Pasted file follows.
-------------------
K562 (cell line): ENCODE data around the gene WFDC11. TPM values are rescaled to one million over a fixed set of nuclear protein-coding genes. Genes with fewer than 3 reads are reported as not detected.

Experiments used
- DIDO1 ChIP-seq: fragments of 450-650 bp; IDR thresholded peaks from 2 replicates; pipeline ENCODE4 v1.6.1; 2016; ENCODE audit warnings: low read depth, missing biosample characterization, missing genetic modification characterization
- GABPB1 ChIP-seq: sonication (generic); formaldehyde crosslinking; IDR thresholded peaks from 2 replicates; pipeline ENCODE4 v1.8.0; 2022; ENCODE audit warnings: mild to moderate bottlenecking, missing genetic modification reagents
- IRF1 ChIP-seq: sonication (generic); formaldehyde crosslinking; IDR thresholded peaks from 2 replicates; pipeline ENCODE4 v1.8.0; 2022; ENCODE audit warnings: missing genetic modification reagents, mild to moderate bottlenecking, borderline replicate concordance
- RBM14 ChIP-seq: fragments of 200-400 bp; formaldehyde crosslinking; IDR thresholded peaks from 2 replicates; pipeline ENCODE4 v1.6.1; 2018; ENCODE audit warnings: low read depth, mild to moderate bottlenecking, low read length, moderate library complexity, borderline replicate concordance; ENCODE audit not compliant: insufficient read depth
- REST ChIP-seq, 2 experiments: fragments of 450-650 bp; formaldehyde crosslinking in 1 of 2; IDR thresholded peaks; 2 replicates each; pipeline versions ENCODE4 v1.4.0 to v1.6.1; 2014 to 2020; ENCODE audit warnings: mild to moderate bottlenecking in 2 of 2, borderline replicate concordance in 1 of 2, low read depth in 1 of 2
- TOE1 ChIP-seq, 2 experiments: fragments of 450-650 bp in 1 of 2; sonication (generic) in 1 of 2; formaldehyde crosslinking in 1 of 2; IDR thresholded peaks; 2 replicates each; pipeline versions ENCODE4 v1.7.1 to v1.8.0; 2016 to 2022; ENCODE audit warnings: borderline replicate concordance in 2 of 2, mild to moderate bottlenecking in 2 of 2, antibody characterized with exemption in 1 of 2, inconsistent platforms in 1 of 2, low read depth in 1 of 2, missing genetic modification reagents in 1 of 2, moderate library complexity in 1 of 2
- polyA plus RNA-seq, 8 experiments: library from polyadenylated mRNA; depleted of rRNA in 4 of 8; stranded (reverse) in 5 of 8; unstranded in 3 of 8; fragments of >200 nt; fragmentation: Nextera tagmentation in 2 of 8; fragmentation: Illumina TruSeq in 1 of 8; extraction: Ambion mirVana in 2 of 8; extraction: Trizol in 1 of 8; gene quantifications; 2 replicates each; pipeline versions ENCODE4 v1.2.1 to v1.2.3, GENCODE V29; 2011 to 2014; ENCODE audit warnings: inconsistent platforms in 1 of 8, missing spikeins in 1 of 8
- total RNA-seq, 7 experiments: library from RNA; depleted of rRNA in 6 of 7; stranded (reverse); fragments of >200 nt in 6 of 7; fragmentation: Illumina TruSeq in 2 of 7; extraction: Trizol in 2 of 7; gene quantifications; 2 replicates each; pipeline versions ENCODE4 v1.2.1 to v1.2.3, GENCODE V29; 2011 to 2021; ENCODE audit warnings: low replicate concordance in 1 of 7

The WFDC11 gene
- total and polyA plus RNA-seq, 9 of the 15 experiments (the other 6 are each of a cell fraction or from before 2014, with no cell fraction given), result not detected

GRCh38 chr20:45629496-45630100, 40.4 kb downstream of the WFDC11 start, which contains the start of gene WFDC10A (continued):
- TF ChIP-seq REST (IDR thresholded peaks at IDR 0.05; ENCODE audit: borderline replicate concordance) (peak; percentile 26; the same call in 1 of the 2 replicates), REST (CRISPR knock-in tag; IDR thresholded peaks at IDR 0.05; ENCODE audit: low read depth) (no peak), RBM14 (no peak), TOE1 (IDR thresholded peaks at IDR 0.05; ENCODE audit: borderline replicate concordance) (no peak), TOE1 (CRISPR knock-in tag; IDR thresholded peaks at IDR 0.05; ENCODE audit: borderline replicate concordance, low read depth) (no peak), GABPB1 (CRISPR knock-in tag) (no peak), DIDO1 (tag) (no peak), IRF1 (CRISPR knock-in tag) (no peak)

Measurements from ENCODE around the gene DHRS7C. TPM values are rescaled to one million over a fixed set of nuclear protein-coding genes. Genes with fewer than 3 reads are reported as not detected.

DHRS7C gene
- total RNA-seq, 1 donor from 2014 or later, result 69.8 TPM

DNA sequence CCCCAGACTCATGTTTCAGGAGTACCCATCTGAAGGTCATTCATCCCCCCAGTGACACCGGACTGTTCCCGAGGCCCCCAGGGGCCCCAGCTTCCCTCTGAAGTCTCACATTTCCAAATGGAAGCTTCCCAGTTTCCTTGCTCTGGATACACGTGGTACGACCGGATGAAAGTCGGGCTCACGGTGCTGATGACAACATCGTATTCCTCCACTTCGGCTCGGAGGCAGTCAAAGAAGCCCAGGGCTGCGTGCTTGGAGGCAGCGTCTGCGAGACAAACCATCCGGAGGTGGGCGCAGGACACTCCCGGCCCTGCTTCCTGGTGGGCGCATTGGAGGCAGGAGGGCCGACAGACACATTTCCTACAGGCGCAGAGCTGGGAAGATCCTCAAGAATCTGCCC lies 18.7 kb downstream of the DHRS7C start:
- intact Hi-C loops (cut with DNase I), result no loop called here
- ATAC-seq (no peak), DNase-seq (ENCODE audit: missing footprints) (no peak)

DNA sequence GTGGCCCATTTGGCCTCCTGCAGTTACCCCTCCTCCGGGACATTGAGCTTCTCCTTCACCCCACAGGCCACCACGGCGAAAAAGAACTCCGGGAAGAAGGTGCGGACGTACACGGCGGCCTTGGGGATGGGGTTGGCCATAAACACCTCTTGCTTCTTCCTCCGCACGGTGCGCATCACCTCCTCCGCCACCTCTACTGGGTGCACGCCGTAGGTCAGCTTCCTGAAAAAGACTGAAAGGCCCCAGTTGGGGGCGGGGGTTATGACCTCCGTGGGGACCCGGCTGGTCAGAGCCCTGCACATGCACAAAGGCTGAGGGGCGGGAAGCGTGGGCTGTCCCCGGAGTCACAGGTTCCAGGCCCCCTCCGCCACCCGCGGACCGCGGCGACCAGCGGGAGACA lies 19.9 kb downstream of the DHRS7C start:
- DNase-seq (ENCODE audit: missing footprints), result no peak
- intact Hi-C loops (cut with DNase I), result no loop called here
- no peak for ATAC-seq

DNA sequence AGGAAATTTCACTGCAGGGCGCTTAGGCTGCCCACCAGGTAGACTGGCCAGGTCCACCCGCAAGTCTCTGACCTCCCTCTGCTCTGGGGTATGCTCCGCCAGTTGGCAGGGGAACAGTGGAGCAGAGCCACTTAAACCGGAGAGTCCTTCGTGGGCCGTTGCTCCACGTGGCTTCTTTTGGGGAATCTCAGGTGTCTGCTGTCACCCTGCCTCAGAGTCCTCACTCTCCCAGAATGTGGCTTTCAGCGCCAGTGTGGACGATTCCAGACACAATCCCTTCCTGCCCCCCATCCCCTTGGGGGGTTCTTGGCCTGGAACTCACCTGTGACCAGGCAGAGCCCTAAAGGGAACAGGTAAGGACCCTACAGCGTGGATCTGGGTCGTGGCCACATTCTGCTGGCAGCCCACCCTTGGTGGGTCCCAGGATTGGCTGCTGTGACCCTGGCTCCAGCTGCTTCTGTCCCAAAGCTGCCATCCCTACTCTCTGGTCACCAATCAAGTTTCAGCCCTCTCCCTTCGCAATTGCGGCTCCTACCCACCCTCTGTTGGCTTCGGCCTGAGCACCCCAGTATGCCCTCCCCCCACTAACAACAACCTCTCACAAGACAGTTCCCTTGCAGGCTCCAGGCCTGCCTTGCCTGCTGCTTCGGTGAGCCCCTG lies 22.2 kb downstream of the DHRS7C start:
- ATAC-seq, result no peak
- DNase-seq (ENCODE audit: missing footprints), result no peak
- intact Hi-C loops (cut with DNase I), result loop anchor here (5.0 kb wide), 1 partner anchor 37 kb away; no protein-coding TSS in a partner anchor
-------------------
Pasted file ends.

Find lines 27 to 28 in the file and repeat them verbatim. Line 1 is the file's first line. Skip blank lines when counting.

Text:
- DNase-seq (ENCODE audit: missing footprints), result no peak
- intact Hi-C loops (cut with DNase I), result loop anchor here (5.0 kb wide), 1 partner anchor 37 kb away; no protein-coding TSS in a partner anchor